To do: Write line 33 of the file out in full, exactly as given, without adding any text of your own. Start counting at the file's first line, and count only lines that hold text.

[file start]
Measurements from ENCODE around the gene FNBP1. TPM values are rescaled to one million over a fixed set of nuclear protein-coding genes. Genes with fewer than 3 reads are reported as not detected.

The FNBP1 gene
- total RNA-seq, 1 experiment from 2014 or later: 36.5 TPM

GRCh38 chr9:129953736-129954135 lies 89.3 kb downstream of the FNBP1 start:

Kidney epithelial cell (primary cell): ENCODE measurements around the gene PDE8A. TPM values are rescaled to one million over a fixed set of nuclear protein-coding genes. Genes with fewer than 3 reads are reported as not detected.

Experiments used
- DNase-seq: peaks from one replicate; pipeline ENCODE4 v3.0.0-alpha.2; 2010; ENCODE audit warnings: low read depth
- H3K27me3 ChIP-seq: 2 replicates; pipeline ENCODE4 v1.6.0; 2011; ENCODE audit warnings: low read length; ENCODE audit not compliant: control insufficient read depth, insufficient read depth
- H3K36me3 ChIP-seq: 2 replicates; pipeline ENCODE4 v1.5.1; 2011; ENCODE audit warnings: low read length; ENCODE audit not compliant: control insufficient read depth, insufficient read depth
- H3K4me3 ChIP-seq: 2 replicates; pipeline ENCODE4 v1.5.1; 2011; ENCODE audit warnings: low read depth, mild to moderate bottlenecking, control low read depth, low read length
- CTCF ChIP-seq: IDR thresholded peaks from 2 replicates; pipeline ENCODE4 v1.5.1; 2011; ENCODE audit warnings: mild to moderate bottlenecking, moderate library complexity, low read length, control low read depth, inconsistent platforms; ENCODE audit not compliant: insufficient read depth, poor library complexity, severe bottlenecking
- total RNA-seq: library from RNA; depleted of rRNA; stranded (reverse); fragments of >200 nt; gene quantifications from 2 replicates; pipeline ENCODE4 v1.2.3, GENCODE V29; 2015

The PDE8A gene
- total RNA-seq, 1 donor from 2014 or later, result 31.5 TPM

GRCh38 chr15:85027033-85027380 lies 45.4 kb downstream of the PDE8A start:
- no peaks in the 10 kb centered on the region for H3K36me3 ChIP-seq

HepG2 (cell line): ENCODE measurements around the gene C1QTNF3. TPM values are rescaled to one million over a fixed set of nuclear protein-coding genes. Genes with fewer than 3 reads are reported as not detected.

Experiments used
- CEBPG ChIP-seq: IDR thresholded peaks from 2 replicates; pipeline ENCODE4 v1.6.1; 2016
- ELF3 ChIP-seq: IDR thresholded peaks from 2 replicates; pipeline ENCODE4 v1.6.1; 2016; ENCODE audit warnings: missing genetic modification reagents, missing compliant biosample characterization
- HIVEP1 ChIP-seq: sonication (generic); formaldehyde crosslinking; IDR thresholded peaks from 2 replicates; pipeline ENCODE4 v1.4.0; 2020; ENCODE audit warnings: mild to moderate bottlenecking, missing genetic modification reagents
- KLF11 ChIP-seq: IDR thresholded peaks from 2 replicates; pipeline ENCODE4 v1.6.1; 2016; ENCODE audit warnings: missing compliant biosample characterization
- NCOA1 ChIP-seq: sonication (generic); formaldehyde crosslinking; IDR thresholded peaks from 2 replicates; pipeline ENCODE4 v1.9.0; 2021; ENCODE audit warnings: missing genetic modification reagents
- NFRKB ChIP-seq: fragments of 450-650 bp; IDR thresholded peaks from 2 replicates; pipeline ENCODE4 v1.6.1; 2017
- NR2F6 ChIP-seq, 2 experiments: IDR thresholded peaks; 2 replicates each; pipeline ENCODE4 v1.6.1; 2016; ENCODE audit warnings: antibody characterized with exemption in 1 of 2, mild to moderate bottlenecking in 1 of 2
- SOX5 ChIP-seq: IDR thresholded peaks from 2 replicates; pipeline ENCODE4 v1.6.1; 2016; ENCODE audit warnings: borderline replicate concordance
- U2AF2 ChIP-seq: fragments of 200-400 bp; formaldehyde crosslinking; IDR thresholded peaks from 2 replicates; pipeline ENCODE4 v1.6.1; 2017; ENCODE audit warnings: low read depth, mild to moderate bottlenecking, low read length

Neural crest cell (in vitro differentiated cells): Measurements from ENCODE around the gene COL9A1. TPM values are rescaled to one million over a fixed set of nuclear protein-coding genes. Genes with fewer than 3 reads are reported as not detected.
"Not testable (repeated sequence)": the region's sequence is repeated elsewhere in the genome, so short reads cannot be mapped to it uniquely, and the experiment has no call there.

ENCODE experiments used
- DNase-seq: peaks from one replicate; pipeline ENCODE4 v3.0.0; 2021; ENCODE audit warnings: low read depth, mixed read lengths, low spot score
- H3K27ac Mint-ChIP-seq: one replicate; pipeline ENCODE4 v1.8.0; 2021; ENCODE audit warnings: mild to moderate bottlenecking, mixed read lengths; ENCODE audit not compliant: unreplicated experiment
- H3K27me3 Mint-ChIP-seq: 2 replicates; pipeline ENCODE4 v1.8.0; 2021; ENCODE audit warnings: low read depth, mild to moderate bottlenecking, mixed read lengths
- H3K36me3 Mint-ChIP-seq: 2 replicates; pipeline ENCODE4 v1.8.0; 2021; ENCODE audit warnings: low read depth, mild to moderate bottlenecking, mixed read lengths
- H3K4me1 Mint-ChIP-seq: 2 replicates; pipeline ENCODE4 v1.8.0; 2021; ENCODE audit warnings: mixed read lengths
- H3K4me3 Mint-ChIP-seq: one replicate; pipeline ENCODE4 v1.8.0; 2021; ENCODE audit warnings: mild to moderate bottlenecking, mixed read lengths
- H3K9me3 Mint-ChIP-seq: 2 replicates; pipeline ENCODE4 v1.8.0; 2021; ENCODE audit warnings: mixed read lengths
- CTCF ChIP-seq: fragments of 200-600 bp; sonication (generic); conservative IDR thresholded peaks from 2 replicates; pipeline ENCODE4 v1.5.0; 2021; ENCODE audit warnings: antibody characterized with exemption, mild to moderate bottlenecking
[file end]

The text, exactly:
- H3K27me3 Mint-ChIP-seq: 2 replicates; pipeline ENCODE4 v1.8.0; 2021; ENCODE audit warnings: low read depth, mild to moderate bottlenecking, mixed read lengths